Watch Dogs 2 Reflection (Part I)

I am generally not a fan of any video games. Ubisoft’s Watch Dogs series is an exception. During the long weekend, I had the opportunity to replay Watch Dogs 2 and ended up finishing the all the missions in the story. You might want to ask: how is it game even relevant to your project? The answer is that after a semester’s research on artificial intelligence and big data, I now have a much deeper understanding of the plot of the game.

A Brief Introduction to Watch Dogs
For those of you who haven’t played the game yet, Watch Dogs is not just another third person open world (sandbox) game. It combines the freedom of a sandbox game with its innovative hacking mechanisms, allowing players to control objects from small ones like toys and cellphones to bigger ones like cars and tower cranes.

The entire Watch Dogs franchise revolves around ctOS, a smart city solution developed and implemented by Blume Corporation. The second game in the sequel, Watch Dogs 2, is set in San Francisco, the second city to install ctOS after Chicago, which was featured in the original Watch Dogs. It begins with protagonist Marcus Holloway joining DedSec, a famous hacking group that exploits the vulnerabilities of ctOS with the intention to prove that the system is flawed should be removed.

The games contains a series of missions with each exploring the topic of Internet of Things (IoT), machine learning, artificial intelligence, big data, advanced robotics, and more. It seems as if the developers of the game are warning about the imminence of our society becoming the one portrayed in the game.


The Big Brothers
Watch Dogs 2 is strategically set in the city of San Francisco Bay Area, which also happens to be the home to many high-tech companies. Specifically, these fictional companies, often referred to as the Big Brothers, are marked by three features.

The first feature is that they keep a significant amount of secrets. These secrets are often about future plans of the company that might violate people’s rights, including free speech, equal access to the internet, data privacy, etc. For instance, a military contractor called Tidis in the game has a secret R&D department that develops combat capable robots for the government. Tidis mentions in its internal introduction video that the machines can be used in domestic suppression scenarios. The corporate secrecy of the Big Brothers causes taxpayers to pour their tax dollars into devices and technologies that in the end will be used to oppress them.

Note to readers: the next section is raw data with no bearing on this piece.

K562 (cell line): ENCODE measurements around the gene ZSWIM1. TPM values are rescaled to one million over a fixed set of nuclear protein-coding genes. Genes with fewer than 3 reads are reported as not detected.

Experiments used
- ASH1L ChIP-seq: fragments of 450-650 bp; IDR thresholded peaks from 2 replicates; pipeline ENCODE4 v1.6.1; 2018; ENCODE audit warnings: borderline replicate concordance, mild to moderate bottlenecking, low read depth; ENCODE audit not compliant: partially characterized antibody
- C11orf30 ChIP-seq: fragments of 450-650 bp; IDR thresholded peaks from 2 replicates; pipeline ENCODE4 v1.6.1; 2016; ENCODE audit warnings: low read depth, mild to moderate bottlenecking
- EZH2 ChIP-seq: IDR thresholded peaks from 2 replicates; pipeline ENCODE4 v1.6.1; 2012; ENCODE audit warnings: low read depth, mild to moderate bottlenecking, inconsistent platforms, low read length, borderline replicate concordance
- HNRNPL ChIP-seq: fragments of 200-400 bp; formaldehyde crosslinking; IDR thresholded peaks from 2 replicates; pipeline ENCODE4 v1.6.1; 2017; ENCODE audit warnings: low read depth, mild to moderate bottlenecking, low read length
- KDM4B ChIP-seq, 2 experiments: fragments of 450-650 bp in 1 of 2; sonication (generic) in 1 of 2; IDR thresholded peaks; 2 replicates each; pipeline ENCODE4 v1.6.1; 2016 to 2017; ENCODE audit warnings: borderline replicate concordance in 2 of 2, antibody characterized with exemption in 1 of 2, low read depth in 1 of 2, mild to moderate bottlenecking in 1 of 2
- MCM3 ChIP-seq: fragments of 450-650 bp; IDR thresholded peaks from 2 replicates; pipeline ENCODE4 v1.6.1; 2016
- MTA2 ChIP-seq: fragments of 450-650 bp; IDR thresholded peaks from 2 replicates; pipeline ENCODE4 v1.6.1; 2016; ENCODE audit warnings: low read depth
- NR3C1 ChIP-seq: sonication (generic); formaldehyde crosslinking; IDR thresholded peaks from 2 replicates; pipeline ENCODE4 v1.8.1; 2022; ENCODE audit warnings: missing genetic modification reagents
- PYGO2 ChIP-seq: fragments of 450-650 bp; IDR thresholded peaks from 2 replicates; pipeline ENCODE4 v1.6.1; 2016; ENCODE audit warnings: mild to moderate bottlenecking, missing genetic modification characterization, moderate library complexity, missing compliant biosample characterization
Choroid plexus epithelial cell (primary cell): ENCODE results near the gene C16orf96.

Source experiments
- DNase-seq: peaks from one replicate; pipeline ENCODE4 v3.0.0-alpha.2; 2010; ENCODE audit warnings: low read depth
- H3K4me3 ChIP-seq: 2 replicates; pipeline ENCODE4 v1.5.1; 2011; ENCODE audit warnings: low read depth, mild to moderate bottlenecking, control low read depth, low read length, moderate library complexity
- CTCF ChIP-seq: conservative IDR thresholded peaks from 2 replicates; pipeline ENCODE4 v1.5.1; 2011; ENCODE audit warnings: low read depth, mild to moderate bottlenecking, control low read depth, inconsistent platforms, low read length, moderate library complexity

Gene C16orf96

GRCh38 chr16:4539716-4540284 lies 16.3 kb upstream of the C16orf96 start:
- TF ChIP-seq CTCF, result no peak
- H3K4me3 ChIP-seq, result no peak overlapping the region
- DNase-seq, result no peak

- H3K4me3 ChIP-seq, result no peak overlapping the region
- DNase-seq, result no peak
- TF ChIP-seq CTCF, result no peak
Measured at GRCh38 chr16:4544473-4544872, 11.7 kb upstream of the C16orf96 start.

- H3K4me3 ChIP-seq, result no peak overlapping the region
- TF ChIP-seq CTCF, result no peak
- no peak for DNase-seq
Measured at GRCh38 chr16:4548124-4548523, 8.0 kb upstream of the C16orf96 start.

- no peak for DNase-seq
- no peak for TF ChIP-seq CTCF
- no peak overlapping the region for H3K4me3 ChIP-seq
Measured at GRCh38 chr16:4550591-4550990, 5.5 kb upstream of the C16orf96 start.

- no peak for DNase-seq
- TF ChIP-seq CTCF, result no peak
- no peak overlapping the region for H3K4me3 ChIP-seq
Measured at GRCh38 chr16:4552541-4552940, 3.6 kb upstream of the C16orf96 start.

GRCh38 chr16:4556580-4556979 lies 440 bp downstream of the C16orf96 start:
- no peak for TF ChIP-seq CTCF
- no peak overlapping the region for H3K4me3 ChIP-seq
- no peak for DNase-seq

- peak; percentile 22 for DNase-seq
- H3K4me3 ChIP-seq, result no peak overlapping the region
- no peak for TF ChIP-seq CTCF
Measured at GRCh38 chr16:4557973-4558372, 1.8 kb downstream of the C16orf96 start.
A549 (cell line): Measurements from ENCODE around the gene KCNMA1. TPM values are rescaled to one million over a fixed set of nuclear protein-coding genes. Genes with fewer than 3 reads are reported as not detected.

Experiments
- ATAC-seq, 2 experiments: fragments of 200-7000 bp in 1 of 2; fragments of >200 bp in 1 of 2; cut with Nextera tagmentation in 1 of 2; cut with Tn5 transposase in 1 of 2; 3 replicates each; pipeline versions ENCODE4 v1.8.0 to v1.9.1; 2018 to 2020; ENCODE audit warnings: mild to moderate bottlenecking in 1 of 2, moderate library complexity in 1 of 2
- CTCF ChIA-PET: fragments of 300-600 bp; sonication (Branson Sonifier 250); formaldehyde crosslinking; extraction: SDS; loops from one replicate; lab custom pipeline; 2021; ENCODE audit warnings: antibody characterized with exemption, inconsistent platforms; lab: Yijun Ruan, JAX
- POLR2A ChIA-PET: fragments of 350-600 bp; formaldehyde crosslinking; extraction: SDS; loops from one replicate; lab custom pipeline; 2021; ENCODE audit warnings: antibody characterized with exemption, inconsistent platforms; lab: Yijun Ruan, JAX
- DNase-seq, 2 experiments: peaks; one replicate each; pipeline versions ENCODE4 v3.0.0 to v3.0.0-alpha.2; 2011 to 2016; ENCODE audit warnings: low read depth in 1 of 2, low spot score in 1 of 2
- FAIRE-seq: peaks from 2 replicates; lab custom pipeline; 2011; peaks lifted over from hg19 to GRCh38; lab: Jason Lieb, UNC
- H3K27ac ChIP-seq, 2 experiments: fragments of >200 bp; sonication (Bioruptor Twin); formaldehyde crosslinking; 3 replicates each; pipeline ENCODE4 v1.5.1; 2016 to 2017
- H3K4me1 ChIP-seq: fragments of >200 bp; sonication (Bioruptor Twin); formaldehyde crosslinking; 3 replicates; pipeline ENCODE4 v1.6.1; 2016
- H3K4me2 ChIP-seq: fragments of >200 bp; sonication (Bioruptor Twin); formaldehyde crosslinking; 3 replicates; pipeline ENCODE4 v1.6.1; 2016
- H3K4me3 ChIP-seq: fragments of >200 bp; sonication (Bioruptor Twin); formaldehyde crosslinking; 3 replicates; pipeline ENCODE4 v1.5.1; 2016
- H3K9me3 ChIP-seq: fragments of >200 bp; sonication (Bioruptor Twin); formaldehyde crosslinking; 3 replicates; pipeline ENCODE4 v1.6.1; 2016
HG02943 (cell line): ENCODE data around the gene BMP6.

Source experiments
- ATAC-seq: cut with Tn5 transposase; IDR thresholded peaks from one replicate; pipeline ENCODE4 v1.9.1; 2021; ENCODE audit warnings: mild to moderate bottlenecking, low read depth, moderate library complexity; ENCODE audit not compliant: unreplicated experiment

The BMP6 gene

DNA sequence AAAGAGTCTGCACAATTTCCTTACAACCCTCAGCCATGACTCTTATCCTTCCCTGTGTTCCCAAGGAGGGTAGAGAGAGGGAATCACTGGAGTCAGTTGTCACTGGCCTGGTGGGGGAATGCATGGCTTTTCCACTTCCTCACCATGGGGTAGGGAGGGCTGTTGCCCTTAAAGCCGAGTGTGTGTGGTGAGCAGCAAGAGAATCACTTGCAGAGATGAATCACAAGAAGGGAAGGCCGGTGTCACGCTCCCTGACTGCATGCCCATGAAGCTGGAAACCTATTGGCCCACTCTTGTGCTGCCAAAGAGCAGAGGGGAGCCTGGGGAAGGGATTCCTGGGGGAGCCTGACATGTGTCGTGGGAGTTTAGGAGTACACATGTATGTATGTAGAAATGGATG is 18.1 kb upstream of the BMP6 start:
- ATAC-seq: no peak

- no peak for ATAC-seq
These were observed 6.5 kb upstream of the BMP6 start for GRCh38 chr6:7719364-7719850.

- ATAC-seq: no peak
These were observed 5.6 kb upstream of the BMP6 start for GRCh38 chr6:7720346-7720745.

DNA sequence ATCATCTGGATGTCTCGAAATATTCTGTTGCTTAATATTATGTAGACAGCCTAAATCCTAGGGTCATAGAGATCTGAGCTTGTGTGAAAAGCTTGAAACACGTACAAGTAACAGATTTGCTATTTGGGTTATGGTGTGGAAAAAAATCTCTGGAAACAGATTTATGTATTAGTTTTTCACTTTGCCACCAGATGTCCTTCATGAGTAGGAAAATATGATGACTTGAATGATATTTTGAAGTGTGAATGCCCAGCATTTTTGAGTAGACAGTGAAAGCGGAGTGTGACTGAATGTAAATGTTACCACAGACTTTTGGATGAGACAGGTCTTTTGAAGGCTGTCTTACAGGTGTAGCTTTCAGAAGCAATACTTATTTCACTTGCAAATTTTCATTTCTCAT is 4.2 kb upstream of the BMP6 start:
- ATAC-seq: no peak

The second feature is that these Big Brothers work together. Primarily, they aggregate users’ private data and share them with other tech giants. For instance, the smart home device retailer, Haum, collects user eating behavior and reports the data to major insurance companies who predicts the future health conditions of their clients and increase the premium accordingly. Not only do these tech companies share data, they also collaborate on projects that benefits each other. For instance, the aerospace company, Galileo, sent Blume satellites to space to construct a backbone network meant to funnel data in a way that civilian will never gain access to.

The third feature is that there is heavy governmnent involvement in the illegal activities of the Big Brothers. Government agencies like the FBI are potentially the biggest clients of Blume as they are the personal data aggregators. Blume’s technologies enables them to gain more control over their citizens and even perform social engineering through channels like social media, search engine queries, video recommendations, etc.

These alerting examples in the fictional world created by Ubisoft writers might have already become reality. It seems that the game’s developers are calling for players to protect their rights through legislative channels.

Predictive Algorithm

In Watch Dogs 2 story, a predictive algorithm called Bellweather is implemented in various applications of ctOS. Bellweather can perform pattern prediction and is used extensively in the criminal justice system. The algorithm aggregates personal information such as search engine queries and is able to “pre-convict” a person of a crime before he or she even commits it. In the protagonist’s case, he convicts of cyber terrorism just for searching the keyword “DedSec.”

The application of Bellweather makes me think about an article I read early in the semester about how AI can be utilized to predict and prevent crimes. While the intention is good, the execution is unacceptable. AI should never be used to prevent crimes. AIs, or at least today’s AIs, are not capable or accurate enough to be used in real-world crime prediction. AIs are also malleable, meaning that they adapt to new scenarios. This allows hackers, terrorist, and others to take advantage of this and exploit the system, just like what Marcus did at Blume’s data center. Using AI to predict crime is also unethical, given that it requires access to citizen’s private information such as search queries, credit card transactions, heather record, etc. Such act of monitoring each individual citizen is an serious intrusion of privacy, and thus should be prevented.

In my next blog, I will continue my discussion of Watch Dogs 2 and try to connect it with more current events. Thanks for reading, and see you next week!

Works Cited

Ubisoft. WATCH_DOGS 2. Watch Dogs 2, Ubisoft, 15 Nov. 2016, Accessed 19 Jan. 2018.

“Preview Watch Dogs 2.” Steemit, Accessed 20 Jan. 2018.

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